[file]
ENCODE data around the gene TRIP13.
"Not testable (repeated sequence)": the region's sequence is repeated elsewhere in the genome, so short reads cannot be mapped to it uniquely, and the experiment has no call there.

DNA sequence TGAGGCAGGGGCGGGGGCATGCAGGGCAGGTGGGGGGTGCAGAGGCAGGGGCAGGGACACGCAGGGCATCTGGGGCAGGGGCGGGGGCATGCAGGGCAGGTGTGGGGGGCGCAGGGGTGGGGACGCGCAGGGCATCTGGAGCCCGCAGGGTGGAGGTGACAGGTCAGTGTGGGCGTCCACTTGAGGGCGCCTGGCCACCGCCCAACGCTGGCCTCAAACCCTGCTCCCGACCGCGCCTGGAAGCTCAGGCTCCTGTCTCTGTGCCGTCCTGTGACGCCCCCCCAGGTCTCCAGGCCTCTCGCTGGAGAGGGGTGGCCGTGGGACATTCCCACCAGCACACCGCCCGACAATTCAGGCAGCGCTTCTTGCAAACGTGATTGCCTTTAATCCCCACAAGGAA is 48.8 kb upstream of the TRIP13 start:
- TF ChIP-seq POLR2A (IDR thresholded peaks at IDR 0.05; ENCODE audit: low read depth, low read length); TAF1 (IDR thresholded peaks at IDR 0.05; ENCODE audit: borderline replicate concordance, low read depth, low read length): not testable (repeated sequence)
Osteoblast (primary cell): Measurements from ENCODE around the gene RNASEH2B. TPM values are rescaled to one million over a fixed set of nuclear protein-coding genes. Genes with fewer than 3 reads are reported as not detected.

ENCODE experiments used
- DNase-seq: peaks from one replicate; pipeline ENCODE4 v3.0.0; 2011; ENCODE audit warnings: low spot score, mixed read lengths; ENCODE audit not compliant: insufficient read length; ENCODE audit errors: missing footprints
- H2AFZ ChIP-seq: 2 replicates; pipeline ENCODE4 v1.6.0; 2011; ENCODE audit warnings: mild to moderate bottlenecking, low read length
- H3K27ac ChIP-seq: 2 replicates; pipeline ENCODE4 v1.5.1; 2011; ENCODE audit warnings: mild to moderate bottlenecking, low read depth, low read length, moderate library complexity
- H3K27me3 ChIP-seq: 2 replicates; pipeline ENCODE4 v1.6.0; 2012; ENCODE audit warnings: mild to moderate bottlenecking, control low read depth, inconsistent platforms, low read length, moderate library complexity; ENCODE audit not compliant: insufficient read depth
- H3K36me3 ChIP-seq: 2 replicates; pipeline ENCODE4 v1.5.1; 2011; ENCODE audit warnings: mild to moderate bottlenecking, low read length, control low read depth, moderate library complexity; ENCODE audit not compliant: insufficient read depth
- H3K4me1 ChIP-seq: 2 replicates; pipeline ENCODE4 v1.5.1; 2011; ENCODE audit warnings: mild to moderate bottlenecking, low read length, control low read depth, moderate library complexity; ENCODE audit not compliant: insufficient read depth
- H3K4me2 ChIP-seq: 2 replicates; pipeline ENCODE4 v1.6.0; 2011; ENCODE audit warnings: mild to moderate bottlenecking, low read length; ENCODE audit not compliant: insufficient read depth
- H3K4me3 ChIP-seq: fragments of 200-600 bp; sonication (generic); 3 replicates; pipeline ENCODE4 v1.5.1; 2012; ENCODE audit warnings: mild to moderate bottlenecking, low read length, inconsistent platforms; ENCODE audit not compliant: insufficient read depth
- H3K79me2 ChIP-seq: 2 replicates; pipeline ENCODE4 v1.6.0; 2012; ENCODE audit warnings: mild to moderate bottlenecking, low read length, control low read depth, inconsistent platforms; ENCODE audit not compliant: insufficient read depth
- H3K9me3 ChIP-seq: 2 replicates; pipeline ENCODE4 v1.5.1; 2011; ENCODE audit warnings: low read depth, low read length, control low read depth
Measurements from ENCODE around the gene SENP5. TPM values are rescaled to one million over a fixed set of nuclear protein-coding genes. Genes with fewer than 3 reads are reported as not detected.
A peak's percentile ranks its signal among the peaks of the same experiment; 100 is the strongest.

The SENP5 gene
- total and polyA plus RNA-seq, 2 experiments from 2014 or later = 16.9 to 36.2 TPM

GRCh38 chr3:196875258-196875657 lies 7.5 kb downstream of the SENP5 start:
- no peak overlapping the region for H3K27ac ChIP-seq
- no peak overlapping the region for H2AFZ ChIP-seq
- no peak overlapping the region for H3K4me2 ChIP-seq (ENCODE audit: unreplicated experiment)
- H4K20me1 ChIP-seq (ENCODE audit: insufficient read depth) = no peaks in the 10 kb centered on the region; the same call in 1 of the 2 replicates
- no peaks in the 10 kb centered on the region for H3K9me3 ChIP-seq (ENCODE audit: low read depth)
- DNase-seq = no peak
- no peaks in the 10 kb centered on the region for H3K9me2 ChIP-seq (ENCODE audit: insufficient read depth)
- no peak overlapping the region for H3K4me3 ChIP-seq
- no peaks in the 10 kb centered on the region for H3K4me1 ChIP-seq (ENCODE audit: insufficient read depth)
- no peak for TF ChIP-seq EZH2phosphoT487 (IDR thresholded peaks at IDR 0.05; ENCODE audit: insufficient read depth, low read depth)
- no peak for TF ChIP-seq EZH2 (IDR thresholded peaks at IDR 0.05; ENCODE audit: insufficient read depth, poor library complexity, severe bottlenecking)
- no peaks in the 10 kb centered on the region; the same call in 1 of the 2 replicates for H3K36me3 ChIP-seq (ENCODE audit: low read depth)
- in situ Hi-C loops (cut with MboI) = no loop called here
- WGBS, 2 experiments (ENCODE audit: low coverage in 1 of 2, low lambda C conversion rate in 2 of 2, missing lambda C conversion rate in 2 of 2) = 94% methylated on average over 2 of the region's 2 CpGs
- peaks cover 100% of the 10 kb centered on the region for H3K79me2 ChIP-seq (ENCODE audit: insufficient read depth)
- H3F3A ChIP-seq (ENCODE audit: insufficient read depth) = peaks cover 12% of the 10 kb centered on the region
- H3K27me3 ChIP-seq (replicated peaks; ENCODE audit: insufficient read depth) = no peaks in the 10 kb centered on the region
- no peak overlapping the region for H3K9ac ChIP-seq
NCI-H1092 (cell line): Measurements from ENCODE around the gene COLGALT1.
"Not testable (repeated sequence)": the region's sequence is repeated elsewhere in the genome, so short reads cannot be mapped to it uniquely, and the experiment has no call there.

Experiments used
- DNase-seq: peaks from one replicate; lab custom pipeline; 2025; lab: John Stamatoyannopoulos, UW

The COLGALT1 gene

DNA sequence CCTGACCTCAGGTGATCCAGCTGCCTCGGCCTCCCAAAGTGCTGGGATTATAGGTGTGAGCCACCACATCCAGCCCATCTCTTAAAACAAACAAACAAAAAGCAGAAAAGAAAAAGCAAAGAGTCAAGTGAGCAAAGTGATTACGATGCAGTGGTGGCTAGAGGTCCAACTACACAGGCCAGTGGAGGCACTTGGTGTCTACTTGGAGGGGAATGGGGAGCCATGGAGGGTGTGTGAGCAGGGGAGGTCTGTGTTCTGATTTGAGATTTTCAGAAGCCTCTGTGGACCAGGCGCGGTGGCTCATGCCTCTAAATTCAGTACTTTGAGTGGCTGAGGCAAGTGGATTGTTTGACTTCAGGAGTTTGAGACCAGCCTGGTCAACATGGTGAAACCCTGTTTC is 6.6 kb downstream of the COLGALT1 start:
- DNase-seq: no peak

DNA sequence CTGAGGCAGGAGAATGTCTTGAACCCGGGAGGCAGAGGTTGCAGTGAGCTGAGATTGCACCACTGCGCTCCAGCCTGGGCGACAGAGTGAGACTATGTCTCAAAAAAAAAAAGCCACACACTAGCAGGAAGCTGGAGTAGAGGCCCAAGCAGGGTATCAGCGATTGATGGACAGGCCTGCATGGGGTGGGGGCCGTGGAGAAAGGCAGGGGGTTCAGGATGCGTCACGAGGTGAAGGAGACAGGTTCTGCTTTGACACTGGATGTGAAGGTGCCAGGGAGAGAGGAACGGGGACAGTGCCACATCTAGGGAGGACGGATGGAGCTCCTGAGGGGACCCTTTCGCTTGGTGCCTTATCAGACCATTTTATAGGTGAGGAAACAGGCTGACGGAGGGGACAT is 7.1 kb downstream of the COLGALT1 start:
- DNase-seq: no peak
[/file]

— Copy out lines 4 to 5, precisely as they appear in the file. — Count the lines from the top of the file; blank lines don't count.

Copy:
- TF ChIP-seq POLR2A (IDR thresholded peaks at IDR 0.05; ENCODE audit: low read depth, low read length); TAF1 (IDR thresholded peaks at IDR 0.05; ENCODE audit: borderline replicate concordance, low read depth, low read length): not testable (repeated sequence)
Osteoblast (primary cell): Measurements from ENCODE around the gene RNASEH2B. TPM values are rescaled to one million over a fixed set of nuclear protein-coding genes. Genes with fewer than 3 reads are reported as not detected.